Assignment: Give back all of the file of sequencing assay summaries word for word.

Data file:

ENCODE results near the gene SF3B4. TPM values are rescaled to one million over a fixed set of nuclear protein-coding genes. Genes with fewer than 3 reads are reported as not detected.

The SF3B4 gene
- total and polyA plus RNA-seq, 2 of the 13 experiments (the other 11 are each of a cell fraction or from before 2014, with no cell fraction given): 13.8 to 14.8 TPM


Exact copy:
ENCODE results near the gene SF3B4. TPM values are rescaled to one million over a fixed set of nuclear protein-coding genes. Genes with fewer than 3 reads are reported as not detected.

The SF3B4 gene
- total and polyA plus RNA-seq, 2 of the 13 experiments (the other 11 are each of a cell fraction or from before 2014, with no cell fraction given): 13.8 to 14.8 TPM